Following up on a couple of last week's posts, the FEHBlog noticed an op-ed today in which the author complained that he had to bring a lawsuit against his insurer in order to correct a prior authorization decision. This isn't the case. Patient Advocate explains that ACA marketplace plan members can appeal prior authorization decisions and obtain an independent review organization decision that is binding on the insurer. Why don't people understand this when insurers are obligated to place members on notice of appeal rights. The fixable problem as the FEHBlog see it is that while member of employer sponsored plans, including the FEHBP where OPM acts as the independent reviewer, must exhaust their administrative remedies unless the insurer screws up procedurally, ACA marketplace members can choose between a lawsuit and independent review. Litigators are likely to choose the lawsuit route for their clients. Congress should align the individual marketplace with the employer sponsored plan marketplace as far as it concerns exhaustion of an available administrative remedy. That would lower costs for everyone.
The Wall Street Journal has a report this afternoon about the number one hospital caused infection. That infection surprisingly to the FEHBlog at least is pneumonia, which my father call the "Old Man's Friend," not sepsis.
Hospital-acquired pneumonia is more pervasive and urgent than most people realize, a new study warns, and hospitals in America aren’t adequately addressing prevention. “Given the mortality, hospitals should be doing a lot more,” says Dian Baker, lead author of the study, which was published in January in the American Journal of Infection Control.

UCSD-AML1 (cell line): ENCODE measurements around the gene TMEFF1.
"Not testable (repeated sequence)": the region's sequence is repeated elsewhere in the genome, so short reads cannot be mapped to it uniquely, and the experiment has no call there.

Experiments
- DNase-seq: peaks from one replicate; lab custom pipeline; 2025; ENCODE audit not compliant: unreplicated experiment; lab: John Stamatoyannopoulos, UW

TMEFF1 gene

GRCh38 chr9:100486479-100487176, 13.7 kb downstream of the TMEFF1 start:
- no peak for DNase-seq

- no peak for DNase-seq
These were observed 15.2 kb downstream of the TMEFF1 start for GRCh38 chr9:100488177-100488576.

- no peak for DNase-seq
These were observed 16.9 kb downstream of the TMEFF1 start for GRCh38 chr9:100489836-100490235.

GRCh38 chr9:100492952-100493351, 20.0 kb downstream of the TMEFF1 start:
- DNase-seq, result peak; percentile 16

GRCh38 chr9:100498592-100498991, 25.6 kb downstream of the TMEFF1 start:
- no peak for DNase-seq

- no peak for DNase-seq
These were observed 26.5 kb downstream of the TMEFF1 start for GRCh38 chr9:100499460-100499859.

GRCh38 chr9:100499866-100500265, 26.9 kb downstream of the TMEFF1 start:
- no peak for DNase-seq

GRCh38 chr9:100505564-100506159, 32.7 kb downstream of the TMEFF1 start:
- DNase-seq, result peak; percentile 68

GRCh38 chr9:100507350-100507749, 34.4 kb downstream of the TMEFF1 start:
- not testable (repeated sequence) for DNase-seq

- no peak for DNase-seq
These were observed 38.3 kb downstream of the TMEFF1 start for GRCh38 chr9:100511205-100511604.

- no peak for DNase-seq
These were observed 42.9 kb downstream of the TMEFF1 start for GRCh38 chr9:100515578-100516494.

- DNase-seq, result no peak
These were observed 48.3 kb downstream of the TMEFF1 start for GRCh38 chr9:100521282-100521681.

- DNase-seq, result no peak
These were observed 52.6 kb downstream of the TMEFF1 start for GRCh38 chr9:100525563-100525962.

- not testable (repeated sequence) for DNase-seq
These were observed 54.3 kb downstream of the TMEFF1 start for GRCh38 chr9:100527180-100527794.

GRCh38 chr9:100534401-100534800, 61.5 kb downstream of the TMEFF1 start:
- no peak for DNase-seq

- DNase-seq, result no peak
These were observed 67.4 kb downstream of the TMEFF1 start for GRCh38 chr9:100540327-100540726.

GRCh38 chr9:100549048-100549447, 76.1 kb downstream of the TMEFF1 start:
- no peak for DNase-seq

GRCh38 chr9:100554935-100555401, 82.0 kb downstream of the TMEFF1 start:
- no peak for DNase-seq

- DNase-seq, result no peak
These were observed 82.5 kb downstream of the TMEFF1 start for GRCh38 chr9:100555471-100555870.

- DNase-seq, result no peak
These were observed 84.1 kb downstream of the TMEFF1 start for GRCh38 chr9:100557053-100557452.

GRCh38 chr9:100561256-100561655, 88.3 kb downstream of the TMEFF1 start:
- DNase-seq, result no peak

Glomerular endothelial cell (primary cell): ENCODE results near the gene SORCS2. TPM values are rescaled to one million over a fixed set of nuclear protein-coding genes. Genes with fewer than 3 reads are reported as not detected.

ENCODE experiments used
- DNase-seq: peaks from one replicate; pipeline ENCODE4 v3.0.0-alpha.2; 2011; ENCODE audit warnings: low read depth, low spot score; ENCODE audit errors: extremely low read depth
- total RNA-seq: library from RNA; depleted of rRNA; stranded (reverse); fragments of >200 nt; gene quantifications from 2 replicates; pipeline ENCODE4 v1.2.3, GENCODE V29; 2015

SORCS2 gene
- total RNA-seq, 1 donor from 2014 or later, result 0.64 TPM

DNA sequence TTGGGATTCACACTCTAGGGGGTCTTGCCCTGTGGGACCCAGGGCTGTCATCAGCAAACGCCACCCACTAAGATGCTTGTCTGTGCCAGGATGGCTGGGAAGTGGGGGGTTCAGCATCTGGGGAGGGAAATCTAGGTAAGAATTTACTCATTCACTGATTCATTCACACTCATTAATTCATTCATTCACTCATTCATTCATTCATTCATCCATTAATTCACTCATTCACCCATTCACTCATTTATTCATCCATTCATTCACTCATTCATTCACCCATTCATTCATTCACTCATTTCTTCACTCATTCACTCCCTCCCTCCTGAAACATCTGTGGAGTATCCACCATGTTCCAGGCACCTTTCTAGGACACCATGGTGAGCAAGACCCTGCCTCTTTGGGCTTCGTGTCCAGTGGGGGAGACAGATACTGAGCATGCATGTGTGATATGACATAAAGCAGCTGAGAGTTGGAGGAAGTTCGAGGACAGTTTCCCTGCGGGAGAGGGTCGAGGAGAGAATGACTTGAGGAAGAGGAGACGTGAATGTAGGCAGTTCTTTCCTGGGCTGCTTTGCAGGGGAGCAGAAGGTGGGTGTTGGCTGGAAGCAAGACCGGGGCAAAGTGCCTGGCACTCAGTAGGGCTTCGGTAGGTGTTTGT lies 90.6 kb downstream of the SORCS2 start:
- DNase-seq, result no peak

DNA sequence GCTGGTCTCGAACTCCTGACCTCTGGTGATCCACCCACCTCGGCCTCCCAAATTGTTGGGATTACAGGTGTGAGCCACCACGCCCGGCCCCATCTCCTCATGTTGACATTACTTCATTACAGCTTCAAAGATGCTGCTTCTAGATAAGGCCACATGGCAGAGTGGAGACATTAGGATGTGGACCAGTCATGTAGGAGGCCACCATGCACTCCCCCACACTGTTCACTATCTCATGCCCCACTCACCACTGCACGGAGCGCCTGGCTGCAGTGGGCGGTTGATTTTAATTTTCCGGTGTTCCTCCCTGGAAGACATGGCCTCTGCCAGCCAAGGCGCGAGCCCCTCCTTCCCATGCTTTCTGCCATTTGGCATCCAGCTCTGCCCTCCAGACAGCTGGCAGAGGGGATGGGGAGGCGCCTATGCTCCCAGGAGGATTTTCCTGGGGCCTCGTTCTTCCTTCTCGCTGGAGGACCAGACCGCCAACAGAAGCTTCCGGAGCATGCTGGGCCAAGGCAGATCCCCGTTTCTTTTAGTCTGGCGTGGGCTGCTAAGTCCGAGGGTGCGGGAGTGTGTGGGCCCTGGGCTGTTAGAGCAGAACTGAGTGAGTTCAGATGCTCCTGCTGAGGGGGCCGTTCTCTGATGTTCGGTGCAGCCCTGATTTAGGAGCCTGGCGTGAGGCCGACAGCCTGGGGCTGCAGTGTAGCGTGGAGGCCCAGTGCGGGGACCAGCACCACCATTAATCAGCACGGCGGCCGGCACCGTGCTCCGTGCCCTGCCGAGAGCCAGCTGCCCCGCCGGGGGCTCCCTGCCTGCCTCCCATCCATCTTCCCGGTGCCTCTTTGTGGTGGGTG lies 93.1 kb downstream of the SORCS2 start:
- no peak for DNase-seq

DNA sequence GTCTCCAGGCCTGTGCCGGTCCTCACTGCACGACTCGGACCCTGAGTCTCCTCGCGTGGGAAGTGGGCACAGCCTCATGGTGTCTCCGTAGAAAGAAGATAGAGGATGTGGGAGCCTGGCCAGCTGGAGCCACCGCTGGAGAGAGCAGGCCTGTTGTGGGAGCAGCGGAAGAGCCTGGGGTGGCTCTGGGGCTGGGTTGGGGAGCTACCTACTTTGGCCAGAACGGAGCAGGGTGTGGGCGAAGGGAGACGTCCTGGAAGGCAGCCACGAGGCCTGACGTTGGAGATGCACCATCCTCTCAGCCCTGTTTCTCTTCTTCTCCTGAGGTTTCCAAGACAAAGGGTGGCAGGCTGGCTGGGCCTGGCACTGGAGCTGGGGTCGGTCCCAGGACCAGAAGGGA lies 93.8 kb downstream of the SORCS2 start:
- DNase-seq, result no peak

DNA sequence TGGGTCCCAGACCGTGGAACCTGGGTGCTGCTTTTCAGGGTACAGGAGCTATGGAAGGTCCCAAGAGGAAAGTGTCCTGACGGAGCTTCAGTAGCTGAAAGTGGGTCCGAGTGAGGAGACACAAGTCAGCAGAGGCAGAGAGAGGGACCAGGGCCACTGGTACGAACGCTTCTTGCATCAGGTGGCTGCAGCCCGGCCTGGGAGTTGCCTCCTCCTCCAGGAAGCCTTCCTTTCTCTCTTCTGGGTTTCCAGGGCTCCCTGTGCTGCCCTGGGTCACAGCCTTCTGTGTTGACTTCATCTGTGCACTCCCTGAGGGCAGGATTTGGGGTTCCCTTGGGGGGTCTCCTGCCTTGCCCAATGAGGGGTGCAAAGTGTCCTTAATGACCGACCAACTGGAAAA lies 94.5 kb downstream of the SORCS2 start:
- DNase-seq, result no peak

Pneumonia, which typically comes from germs that enter the body through the mouth, is the No. 1 hospital-acquired infection in America, according to the Centers for Disease Control and Prevention. That includes both pneumonia infections that some patients on ventilators catch from bacteria in their breathing tubes as well as the more common non-ventilator variety, the CDC says.According to the article, NYU Langone Medical Center is requiring that patients who are about to undergo surgery brush their teeth. This has proven to be an effective technique to help stop the spread of pneumonia.
Finally Multibriefs.com reports that
Healthcare data breaches continued to rise in 2017, but the number of affected patient records declined 80 percent, a new report suggests. According to the Protenus Breach Barometer, 2017 may have simply been an off year for malicious actors, who may be regrouping for more attacks in 2018. [Let's hope not.]
A total of 477 data breaches were reported to the Department of Health and Human Services' Office for Civil Rights during the year, up from the 450 reported in 2016. However, the positive news for healthcare organizations and leaders is that fewer records were implicated in the breaches, specifically, 5.6 million in 2017 versus 27.3 million in 2016.